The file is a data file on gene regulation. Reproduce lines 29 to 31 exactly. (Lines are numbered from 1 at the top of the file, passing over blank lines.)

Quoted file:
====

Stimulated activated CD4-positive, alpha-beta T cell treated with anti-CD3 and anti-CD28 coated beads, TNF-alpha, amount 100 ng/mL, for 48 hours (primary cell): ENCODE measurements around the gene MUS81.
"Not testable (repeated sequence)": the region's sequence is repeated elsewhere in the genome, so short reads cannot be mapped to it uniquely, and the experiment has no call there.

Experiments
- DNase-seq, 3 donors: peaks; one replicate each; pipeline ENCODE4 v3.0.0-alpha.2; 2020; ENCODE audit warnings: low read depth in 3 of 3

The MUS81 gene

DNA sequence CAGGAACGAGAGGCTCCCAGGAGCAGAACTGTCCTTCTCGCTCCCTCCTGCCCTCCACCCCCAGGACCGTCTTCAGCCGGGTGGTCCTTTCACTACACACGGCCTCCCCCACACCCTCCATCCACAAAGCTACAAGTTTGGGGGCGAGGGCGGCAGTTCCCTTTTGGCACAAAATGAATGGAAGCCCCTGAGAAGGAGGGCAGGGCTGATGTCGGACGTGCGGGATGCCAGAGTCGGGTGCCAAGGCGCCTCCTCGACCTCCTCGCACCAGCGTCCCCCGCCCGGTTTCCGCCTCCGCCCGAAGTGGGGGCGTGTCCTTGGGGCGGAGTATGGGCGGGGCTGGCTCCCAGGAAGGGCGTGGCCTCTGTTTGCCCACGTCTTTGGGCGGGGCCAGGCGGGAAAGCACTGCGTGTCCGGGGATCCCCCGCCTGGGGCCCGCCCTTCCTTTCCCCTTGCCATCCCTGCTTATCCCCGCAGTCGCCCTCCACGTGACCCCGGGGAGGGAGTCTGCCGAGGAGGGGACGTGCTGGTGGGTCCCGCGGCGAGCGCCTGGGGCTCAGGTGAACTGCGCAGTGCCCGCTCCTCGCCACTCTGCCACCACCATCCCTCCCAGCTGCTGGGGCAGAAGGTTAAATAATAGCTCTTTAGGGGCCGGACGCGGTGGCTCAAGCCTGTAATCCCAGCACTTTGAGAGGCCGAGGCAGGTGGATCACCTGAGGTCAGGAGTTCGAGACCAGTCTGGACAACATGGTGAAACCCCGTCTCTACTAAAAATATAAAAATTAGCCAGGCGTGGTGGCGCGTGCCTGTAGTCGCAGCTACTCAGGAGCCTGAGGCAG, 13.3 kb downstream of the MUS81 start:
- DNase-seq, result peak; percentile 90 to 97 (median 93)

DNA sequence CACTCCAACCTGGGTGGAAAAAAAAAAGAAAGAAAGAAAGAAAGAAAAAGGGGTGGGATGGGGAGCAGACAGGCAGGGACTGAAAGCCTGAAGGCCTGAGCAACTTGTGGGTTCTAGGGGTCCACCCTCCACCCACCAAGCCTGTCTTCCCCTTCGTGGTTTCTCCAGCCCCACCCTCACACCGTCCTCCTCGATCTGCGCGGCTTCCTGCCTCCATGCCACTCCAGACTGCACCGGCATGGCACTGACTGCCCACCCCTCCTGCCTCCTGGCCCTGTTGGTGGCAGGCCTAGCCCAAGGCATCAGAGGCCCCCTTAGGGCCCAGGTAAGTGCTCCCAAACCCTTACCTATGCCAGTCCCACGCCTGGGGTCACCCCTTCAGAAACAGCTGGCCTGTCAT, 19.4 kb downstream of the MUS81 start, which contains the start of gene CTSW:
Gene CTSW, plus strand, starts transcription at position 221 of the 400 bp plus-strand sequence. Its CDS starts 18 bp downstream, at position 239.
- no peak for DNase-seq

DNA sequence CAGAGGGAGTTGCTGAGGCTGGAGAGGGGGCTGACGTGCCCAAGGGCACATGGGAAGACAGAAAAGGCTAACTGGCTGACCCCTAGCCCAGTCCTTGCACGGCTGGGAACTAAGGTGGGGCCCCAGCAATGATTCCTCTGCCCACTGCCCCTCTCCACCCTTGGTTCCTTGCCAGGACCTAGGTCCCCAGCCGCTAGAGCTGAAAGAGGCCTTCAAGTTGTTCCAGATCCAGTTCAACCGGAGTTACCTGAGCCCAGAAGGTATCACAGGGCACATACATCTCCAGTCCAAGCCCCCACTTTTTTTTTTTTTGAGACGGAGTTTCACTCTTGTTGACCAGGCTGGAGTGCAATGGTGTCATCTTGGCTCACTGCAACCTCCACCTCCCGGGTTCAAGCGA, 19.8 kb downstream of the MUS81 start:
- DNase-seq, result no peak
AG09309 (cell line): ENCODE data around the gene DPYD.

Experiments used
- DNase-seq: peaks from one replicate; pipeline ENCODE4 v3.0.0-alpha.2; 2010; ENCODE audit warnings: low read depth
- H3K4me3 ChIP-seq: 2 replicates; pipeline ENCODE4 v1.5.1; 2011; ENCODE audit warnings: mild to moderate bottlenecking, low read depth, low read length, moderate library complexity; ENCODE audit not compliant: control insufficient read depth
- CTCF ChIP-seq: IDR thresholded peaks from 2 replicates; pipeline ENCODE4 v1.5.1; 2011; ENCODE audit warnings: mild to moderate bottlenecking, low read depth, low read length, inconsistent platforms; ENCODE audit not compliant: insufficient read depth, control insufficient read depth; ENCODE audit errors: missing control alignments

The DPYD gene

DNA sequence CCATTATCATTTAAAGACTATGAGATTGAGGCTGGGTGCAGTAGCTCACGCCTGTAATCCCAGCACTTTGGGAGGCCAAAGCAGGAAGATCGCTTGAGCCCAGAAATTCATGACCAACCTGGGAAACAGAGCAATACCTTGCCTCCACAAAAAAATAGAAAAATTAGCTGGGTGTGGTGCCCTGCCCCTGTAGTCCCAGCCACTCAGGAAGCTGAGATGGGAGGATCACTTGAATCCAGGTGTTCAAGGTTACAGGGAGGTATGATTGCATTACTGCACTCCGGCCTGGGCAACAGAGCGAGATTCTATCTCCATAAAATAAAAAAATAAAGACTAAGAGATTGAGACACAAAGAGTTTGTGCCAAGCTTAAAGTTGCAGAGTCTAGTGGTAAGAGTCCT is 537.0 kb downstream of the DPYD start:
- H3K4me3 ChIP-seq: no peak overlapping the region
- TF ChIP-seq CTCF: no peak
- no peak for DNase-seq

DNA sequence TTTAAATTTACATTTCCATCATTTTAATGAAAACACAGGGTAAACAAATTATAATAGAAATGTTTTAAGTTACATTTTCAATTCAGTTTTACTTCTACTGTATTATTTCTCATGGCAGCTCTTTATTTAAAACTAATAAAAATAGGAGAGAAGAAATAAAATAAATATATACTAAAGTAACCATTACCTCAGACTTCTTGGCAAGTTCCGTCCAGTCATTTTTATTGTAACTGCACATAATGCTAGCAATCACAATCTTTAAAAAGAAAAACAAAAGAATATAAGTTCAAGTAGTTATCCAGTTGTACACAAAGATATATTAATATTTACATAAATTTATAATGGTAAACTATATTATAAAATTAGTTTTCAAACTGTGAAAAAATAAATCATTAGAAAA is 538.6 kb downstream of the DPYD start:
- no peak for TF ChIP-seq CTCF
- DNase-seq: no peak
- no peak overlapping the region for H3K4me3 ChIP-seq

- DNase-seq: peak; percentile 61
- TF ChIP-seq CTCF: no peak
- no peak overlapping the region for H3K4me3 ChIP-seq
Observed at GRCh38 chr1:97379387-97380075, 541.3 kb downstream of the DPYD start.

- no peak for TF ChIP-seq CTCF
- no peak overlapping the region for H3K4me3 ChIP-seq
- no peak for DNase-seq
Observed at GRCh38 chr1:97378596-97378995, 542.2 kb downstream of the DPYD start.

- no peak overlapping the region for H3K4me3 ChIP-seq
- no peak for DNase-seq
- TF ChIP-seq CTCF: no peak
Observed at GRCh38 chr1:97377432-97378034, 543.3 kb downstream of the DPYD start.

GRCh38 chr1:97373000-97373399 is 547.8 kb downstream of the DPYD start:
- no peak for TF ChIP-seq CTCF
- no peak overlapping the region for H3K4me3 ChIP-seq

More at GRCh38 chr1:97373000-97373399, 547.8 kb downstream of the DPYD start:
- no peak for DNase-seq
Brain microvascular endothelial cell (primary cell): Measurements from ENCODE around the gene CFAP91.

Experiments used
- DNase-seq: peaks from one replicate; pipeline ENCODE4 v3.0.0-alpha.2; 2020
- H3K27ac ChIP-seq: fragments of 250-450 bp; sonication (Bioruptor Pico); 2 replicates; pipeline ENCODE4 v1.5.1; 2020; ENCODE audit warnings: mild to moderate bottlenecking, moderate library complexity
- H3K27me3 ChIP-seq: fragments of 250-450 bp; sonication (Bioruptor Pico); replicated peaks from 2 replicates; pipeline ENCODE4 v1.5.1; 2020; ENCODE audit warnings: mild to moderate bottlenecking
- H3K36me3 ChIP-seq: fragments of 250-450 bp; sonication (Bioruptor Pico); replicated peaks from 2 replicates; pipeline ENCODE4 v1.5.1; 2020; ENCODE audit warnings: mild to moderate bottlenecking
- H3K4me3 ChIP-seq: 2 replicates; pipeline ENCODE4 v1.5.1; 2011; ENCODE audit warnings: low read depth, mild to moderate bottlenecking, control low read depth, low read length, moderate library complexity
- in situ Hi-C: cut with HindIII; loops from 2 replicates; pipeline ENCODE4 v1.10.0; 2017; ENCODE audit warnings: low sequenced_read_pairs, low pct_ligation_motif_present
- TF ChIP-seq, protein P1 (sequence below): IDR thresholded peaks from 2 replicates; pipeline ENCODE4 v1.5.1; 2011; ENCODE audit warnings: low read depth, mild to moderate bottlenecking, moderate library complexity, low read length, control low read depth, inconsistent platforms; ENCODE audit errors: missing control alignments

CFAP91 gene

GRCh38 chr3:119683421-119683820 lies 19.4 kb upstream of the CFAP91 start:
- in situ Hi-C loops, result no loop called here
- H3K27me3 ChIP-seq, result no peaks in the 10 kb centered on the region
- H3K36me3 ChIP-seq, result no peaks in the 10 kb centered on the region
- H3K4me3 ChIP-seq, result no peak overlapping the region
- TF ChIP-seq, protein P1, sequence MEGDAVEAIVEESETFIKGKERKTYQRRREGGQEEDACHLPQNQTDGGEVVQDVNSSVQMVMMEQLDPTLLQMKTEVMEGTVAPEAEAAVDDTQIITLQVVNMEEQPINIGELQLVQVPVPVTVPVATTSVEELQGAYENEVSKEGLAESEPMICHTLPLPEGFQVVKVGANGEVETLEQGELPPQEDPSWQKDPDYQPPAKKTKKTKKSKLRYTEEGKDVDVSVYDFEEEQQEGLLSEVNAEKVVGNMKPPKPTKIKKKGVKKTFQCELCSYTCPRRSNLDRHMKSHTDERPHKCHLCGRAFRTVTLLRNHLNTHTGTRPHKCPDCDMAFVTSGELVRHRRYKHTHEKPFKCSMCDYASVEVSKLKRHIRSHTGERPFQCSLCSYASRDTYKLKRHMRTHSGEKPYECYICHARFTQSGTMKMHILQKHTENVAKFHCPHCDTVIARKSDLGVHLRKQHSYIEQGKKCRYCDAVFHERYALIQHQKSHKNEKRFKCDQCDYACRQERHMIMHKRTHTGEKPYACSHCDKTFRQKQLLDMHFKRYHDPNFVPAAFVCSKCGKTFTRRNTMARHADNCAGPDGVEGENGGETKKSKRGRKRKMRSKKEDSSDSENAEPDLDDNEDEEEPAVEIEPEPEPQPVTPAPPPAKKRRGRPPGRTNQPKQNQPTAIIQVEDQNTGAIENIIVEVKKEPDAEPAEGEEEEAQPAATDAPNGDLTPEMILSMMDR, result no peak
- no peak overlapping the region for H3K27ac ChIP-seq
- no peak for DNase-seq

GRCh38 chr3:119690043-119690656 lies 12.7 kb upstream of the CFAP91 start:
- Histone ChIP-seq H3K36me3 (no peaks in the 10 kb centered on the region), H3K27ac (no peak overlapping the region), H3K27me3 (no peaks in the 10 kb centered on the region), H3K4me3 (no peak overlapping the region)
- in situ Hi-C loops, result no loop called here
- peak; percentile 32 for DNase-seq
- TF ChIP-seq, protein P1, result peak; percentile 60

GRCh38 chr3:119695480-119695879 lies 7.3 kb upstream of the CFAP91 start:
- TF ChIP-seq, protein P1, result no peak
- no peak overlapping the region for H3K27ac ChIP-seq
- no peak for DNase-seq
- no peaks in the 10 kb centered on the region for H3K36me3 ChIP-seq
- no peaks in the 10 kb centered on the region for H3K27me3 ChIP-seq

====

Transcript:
- no peak overlapping the region for H3K4me3 ChIP-seq
Observed at GRCh38 chr1:97379387-97380075, 541.3 kb downstream of the DPYD start.

- no peak for TF ChIP-seq CTCF